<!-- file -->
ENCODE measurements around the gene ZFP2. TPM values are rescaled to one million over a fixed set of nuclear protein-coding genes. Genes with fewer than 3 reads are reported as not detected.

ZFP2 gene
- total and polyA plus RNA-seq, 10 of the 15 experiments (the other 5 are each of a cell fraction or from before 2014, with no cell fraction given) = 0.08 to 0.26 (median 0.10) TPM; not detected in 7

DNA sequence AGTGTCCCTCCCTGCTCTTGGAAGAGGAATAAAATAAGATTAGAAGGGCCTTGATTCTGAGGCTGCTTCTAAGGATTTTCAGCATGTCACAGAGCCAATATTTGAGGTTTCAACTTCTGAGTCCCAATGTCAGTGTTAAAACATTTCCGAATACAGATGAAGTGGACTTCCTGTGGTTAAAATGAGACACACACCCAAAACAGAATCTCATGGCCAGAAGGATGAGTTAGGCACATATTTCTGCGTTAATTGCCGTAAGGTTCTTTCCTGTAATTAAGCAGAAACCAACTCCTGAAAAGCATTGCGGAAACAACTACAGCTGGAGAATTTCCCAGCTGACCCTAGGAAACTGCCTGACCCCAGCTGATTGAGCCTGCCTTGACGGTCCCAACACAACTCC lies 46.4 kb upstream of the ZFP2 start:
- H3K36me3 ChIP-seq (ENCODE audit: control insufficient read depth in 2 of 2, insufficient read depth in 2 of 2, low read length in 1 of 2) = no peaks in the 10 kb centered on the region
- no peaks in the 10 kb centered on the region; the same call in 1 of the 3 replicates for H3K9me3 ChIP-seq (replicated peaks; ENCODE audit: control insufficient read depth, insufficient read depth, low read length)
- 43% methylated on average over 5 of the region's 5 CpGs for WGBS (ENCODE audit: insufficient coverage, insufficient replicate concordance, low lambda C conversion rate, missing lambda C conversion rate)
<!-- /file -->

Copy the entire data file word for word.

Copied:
ENCODE measurements around the gene ZFP2. TPM values are rescaled to one million over a fixed set of nuclear protein-coding genes. Genes with fewer than 3 reads are reported as not detected.

ZFP2 gene
- total and polyA plus RNA-seq, 10 of the 15 experiments (the other 5 are each of a cell fraction or from before 2014, with no cell fraction given) = 0.08 to 0.26 (median 0.10) TPM; not detected in 7

DNA sequence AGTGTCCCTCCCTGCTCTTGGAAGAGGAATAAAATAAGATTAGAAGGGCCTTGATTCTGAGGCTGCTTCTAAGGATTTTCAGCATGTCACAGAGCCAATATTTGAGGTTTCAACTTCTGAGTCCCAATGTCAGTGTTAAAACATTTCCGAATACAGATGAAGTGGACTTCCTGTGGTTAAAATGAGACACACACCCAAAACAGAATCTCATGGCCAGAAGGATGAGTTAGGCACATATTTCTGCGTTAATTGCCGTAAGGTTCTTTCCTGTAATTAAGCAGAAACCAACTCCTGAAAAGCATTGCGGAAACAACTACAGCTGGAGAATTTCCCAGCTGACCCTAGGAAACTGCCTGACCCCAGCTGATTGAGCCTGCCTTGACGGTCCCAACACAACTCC lies 46.4 kb upstream of the ZFP2 start:
- H3K36me3 ChIP-seq (ENCODE audit: control insufficient read depth in 2 of 2, insufficient read depth in 2 of 2, low read length in 1 of 2) = no peaks in the 10 kb centered on the region
- no peaks in the 10 kb centered on the region; the same call in 1 of the 3 replicates for H3K9me3 ChIP-seq (replicated peaks; ENCODE audit: control insufficient read depth, insufficient read depth, low read length)
- 43% methylated on average over 5 of the region's 5 CpGs for WGBS (ENCODE audit: insufficient coverage, insufficient replicate concordance, low lambda C conversion rate, missing lambda C conversion rate)